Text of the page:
The Moscow Art Theatre Musical Studio of Vladimir Nemirovich-Dantchenko (The Synthetic Theatre): first appearance outside Russia of the famous lyric branch of the world's foremost stage.
Sayler, Oliver, ed.
Large 4to. Soft paper wrappers illustrated in chromolithography. Put out by Morris Gest- an important Broadway theatrical producer and director- this is a touring programme for the Moscow Art Theatre's Musical Studio's first US tour in 1925-26. The Musical Studio originated as Nemirovich-Danchenko's offshoot of the Moscow Art Theatre from Stanislavsky's main company in 1919, as a result of the Russian Civil War. Danchenko's goal was to apply Stanislavsky's acting method to musical theater, in order to make an ensemble "free from old tradition," with "all the elements of musical stage action... united into one," by means of "synthetic actors." All of the Studio's productions were operatic works, some of them written by major composers such as Offenbach, Bizet, and Rachmaninoff. The librettos of the pieces were based on texts of famous classic writers, including Aristophanes and Pushkin. The Musical Studio's US repertoire included five pieces- "The Daughter of Madame Angot," "LA Perichole," "Lysistrata," "Carmencita and the Soldier," and "Love and Death." Morris Gest and F. Ray Comstock oversaw their stateside production and direction. The pamphlet is a collection of essays and articles about the Studio. Nemirovich-Danchenko co-writes the libretto summaries with Dr. Sergei Berthensson. Andei Hudiakoff, a successful New York artist, provides several large illustrations, including the front cover. Along with many pictures of the Russian and the American production crew and cast, the pamphlet is also heavily illustrated with color reproductions of original costume plates drawn by Isaac Rabinovich, a former director of the Moscow Kamerny Jewish Theatre who joined Danchenko's project. Creasing and several closed tears along the bottom and side edges. Binding overall in good, interior in fine condition. Pamphlet overall in very good condition.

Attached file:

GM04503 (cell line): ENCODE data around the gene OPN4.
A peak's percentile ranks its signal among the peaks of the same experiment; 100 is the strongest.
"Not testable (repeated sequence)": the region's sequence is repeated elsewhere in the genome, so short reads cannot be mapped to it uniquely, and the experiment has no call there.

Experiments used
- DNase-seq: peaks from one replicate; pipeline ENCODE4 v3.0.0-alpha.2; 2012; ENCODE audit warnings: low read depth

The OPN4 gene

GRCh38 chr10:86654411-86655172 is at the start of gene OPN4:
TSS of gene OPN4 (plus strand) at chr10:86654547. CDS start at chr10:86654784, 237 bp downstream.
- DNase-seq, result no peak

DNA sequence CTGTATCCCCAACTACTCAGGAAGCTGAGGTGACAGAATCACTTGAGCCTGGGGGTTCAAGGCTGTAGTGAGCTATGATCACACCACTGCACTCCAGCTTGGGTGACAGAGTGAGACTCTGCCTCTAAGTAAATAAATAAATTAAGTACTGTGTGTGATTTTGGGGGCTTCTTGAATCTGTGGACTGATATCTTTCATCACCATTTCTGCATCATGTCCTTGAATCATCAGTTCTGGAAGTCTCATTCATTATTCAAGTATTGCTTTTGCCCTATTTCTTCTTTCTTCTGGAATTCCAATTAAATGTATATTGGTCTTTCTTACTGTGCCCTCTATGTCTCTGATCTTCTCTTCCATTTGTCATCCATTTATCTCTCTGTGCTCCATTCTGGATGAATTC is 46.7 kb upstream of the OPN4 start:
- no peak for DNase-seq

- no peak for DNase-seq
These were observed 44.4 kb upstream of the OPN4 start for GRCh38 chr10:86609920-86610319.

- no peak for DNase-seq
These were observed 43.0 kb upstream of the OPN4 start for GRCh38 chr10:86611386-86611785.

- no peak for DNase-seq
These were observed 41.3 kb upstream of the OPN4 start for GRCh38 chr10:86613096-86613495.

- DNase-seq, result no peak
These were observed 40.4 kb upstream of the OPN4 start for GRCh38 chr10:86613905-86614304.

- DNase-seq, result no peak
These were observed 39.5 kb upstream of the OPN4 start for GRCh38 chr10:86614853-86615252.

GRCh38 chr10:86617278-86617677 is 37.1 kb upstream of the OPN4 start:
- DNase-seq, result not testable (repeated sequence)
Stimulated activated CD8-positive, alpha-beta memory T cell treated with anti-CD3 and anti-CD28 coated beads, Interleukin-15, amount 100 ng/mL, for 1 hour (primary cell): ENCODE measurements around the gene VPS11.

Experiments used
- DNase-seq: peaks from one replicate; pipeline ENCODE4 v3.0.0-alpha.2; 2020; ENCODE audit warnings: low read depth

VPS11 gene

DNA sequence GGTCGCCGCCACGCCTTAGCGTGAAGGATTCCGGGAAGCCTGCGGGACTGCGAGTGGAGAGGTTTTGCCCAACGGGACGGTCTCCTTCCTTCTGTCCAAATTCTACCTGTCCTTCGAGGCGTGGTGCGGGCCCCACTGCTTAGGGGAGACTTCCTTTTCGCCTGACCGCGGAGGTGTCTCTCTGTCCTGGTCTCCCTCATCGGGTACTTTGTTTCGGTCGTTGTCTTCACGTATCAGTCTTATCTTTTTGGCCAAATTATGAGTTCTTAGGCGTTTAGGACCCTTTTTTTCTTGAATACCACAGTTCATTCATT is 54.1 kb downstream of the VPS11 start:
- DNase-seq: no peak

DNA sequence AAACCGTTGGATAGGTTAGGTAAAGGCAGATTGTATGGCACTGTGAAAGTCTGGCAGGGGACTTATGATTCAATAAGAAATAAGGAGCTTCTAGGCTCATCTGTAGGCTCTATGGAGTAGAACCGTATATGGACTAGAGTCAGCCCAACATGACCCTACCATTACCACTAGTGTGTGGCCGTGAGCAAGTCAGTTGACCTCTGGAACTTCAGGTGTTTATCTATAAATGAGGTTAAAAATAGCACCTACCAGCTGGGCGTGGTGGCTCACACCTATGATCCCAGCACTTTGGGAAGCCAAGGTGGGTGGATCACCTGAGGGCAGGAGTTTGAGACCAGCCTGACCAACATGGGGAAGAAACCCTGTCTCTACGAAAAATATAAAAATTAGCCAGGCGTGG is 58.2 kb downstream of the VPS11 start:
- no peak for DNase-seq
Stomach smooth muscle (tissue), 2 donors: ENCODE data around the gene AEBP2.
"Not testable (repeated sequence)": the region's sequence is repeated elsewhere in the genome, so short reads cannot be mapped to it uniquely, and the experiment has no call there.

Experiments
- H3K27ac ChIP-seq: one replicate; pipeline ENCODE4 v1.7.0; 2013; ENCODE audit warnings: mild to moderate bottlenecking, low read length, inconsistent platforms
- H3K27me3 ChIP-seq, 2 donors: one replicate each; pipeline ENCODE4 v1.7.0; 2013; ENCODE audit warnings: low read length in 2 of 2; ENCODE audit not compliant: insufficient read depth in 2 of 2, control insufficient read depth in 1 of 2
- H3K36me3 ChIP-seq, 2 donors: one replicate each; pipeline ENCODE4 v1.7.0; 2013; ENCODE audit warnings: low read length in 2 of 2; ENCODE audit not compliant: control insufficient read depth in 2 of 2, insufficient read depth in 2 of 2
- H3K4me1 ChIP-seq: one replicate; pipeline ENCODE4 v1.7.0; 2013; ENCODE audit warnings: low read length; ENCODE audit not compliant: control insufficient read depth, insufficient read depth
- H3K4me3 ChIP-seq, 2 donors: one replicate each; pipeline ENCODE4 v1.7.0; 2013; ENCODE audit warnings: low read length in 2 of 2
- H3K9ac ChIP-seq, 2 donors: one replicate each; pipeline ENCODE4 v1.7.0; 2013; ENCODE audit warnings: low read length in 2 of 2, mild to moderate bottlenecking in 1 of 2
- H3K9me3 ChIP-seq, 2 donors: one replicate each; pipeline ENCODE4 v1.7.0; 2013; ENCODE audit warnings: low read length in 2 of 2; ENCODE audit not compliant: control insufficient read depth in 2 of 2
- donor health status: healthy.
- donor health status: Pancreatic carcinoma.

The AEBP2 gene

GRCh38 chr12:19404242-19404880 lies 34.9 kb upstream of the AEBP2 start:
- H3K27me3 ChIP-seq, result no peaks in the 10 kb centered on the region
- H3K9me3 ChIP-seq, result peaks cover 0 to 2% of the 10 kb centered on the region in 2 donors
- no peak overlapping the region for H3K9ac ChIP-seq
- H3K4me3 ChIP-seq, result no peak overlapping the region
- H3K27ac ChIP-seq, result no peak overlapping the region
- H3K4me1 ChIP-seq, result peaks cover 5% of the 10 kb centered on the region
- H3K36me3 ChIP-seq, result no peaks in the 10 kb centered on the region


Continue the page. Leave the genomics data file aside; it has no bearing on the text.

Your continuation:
Edition: First edition
Book ID: 22124